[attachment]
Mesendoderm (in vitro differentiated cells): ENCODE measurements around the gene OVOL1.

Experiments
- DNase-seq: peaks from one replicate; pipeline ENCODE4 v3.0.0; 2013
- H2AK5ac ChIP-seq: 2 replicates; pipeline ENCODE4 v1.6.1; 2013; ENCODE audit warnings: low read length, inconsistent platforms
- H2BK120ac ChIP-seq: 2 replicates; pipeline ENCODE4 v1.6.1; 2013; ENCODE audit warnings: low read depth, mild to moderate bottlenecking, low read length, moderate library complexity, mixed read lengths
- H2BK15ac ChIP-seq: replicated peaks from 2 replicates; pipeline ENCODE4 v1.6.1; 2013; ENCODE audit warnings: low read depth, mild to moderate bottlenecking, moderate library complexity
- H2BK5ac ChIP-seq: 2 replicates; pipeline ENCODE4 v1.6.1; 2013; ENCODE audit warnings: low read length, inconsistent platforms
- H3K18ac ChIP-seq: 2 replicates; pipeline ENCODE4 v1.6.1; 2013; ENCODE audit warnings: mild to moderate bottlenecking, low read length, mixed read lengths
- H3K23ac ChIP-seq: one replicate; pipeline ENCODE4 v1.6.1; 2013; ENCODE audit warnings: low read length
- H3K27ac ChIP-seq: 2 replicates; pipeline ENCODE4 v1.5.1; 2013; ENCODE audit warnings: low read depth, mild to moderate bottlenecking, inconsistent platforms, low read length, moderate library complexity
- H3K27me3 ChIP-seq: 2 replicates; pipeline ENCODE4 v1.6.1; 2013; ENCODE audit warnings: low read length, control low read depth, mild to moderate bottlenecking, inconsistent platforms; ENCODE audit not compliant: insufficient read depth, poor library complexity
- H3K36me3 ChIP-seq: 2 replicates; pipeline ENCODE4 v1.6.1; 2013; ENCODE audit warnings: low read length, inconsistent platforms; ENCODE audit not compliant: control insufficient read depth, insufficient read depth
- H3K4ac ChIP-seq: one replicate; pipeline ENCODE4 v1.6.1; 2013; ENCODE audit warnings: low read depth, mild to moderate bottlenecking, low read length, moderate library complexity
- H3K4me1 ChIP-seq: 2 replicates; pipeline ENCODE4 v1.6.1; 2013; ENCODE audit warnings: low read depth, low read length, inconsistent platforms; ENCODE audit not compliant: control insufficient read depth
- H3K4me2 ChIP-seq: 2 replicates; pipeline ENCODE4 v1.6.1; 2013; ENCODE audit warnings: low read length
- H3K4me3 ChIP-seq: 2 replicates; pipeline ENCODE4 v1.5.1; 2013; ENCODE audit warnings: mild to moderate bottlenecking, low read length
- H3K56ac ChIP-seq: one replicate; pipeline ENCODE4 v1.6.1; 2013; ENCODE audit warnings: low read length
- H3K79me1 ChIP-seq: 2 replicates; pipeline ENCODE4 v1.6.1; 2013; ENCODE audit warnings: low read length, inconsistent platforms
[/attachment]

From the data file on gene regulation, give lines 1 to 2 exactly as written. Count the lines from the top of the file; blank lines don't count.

Mesendoderm (in vitro differentiated cells): ENCODE measurements around the gene OVOL1.

Experiments